Matt Jung was inspired at a young age to become an entrepreneur, as his father and both grandfathers owned their own businesses. Courtesy Comfort Research
Matt Jung said he believes in simplicity, not just for his company’s famously oversized beanbag chairs, but also for crafting a company culture that attracts and retains people who do the right thing, expect the best and find a better way, the company’s core values.
Entrepreneurism is in Jung’s DNA. His father and both of his grandfathers owned their own businesses which, from a young age, inspired Jung to take a similar path in life.
“I always thought that was the only way to go, to be in business … start your own thing and have fun doing it,” Jung said.
Jung, along with his business partner Chip George, conceived of their first product, the Fuf beanbag chair, 23 years ago out of pure necessity. While the two were roommates at Hope College, they decided to improve their old, inadequate beanbag chair by filling it with shredded foam mattress pads.
Jung and George knew they had a product people wanted. They would often get inquiries from fellow students wanting to know where they could get their own Fuf. But fulfilling orders for giant beanbag chairs would have been a logistical nightmare working out of a college dorm.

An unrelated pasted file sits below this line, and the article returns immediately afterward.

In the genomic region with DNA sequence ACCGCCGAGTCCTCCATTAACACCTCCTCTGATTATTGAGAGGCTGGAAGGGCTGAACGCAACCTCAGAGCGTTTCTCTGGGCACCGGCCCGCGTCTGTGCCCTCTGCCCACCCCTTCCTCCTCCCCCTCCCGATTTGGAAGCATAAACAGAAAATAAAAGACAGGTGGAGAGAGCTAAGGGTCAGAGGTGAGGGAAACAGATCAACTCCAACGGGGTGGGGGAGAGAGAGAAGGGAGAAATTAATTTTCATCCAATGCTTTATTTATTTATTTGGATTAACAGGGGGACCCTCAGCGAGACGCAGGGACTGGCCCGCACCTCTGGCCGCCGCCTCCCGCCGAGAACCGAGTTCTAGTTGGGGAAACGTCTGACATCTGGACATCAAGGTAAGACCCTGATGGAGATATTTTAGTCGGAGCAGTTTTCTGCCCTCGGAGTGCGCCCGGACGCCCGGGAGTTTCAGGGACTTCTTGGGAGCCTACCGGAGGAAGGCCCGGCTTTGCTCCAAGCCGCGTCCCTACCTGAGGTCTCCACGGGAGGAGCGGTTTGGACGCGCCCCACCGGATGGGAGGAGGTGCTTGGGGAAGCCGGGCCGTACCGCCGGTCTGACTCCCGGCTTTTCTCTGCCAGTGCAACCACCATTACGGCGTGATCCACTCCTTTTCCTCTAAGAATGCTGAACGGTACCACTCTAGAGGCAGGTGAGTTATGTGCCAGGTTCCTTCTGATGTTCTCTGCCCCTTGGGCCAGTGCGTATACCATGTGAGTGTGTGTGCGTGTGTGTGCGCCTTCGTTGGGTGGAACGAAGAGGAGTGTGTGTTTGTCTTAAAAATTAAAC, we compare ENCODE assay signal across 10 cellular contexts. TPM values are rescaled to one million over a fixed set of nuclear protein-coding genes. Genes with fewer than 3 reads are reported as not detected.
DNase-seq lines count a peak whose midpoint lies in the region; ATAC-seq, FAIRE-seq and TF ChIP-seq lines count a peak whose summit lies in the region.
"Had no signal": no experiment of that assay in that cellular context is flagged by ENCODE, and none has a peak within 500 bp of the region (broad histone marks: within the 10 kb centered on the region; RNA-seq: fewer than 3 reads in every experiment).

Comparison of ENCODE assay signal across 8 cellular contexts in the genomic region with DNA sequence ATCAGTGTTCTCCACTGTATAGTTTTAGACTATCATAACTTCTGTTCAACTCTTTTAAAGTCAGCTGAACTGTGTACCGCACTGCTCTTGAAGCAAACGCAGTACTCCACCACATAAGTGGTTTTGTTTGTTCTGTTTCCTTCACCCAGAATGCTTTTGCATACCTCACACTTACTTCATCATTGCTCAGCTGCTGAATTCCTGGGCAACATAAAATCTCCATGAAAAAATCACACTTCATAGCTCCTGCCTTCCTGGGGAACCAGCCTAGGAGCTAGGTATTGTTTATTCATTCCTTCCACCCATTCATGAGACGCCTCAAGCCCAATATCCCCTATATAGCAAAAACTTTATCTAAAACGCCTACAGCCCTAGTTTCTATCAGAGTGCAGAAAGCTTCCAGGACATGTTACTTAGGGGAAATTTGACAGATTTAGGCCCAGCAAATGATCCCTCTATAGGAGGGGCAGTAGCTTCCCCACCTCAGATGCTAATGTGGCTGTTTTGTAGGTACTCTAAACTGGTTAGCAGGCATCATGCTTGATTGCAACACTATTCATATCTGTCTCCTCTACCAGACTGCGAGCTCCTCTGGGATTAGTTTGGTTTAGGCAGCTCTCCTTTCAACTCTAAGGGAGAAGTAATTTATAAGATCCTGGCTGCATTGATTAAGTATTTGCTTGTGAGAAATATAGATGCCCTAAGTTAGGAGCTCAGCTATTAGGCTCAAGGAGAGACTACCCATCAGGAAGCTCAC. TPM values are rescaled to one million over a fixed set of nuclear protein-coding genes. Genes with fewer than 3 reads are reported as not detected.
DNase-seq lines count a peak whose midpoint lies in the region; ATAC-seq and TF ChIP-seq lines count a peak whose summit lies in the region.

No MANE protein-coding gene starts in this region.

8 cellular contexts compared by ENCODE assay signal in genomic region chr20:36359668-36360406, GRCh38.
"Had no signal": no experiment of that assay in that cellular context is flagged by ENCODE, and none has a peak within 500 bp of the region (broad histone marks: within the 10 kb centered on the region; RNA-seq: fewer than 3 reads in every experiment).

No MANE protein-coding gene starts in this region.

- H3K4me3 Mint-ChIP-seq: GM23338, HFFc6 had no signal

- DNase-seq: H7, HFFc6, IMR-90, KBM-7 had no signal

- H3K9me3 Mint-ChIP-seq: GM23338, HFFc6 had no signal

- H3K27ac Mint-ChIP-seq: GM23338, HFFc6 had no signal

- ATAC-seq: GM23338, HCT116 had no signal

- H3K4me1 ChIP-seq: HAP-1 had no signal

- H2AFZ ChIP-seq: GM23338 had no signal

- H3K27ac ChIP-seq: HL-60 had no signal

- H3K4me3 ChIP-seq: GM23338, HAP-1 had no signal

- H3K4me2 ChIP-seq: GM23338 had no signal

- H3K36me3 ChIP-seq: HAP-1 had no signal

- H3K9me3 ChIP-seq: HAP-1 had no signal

The two rented a chipper shredder to process the foam needed to fill their beanbags. The two also received help from the emerging New Holland Brewing Co. The owners allowed Jung and George to make bean bags on the company property while it was building out its brewery. George’s father also owned some vacant property where the two could shred foam and fill bags, but the process was contingent on having good weather.
Jung and George later were able to secure their first “factory,” a barn in Gobles they’d borrowed from a friend. The barn had a dirt floor, but their friend said they could have an entire section of it if they poured the concrete.
By 1998, Comfort Research began filling its first big order for Amway. The corporation had ordered 80 chairs, which Jung said would have taken quite a while to produce with their barn setup. One chair took about 17 minutes to fill, and the two also were bogged down by a large order from Meijer.
The partners had a strange moment of serendipity, though, when they came into the barn one morning and found someone had stolen all of their equipment. The team had in fact just ordered large scale equipment that would help them fulfill orders in a shorter amount of time, and the thief had unknowingly helped them clear out their old gear.